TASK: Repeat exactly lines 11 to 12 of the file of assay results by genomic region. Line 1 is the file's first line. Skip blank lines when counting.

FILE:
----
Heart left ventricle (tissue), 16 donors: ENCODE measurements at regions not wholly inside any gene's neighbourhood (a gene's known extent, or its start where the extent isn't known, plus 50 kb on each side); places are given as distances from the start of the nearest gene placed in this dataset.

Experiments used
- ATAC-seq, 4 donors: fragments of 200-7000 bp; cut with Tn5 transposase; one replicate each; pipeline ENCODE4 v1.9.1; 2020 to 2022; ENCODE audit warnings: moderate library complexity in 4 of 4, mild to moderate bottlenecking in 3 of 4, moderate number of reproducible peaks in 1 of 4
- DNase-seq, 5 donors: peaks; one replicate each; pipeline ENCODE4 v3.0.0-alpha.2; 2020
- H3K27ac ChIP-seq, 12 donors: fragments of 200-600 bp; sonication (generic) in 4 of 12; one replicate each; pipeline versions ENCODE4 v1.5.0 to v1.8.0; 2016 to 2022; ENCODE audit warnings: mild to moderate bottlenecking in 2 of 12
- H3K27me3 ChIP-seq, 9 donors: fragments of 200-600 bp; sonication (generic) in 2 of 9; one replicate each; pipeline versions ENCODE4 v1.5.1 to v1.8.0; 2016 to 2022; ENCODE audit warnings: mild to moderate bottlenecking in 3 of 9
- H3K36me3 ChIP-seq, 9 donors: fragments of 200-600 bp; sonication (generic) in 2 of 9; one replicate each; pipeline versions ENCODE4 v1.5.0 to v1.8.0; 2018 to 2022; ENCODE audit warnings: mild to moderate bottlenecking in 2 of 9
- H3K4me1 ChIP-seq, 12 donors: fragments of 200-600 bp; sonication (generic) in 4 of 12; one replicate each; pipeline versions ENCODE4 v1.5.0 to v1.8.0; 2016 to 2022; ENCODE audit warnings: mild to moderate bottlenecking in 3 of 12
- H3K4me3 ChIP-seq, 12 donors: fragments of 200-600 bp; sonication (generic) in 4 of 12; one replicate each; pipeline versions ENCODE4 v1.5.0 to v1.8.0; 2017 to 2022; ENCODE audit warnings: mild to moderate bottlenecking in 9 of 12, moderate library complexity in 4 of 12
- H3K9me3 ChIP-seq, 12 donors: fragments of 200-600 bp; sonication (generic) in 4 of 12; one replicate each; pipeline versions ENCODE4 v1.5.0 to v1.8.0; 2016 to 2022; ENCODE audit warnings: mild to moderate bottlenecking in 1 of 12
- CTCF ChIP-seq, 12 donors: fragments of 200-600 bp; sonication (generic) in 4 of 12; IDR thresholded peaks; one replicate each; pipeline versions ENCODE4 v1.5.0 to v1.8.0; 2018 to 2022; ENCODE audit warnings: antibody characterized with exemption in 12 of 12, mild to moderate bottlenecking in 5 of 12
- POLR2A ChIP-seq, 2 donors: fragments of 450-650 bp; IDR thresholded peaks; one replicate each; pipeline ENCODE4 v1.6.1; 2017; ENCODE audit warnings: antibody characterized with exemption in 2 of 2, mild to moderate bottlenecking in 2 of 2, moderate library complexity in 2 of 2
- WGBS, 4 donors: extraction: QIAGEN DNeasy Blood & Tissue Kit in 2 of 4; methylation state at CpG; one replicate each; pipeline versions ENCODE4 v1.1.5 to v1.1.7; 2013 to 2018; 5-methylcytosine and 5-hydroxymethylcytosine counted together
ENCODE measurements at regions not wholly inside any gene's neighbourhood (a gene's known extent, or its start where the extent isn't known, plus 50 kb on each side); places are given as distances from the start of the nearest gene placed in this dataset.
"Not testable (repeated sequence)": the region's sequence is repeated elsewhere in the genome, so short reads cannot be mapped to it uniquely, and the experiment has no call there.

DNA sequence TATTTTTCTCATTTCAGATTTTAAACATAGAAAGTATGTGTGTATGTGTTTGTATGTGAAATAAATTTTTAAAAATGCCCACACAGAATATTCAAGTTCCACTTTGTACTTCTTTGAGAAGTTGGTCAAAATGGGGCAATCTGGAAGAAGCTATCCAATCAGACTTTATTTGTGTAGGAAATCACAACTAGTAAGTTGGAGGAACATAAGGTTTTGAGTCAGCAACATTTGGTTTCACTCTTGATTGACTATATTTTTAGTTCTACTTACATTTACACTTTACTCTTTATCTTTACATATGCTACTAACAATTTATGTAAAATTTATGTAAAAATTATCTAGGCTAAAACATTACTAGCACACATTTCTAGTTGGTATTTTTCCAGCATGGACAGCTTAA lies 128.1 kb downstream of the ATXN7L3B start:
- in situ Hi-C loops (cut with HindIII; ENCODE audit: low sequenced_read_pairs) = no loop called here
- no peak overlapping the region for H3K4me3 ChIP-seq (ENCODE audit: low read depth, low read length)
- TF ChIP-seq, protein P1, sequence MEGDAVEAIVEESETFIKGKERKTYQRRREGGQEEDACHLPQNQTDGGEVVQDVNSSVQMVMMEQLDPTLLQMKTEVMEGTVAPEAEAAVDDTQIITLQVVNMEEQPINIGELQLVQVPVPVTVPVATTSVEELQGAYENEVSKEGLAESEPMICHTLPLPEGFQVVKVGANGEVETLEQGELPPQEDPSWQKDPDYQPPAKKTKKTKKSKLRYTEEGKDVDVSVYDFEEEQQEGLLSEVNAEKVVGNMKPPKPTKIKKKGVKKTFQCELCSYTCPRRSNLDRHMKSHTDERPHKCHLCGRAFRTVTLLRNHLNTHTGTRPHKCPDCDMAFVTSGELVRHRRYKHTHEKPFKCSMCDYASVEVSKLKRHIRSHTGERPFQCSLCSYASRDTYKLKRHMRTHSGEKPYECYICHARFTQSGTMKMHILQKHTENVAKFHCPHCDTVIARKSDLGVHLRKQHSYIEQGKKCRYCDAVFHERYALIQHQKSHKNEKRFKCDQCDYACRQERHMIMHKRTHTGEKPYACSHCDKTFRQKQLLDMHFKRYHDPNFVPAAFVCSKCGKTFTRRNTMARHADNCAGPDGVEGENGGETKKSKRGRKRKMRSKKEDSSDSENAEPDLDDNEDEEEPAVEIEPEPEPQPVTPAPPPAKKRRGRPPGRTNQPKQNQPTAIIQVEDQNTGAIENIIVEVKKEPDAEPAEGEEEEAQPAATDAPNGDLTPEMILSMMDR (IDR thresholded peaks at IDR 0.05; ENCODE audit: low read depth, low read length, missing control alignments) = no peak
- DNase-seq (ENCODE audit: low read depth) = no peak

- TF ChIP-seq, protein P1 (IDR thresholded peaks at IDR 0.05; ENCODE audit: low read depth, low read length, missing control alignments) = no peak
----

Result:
- CTCF ChIP-seq, 12 donors: fragments of 200-600 bp; sonication (generic) in 4 of 12; IDR thresholded peaks; one replicate each; pipeline versions ENCODE4 v1.5.0 to v1.8.0; 2018 to 2022; ENCODE audit warnings: antibody characterized with exemption in 12 of 12, mild to moderate bottlenecking in 5 of 12
- POLR2A ChIP-seq, 2 donors: fragments of 450-650 bp; IDR thresholded peaks; one replicate each; pipeline ENCODE4 v1.6.1; 2017; ENCODE audit warnings: antibody characterized with exemption in 2 of 2, mild to moderate bottlenecking in 2 of 2, moderate library complexity in 2 of 2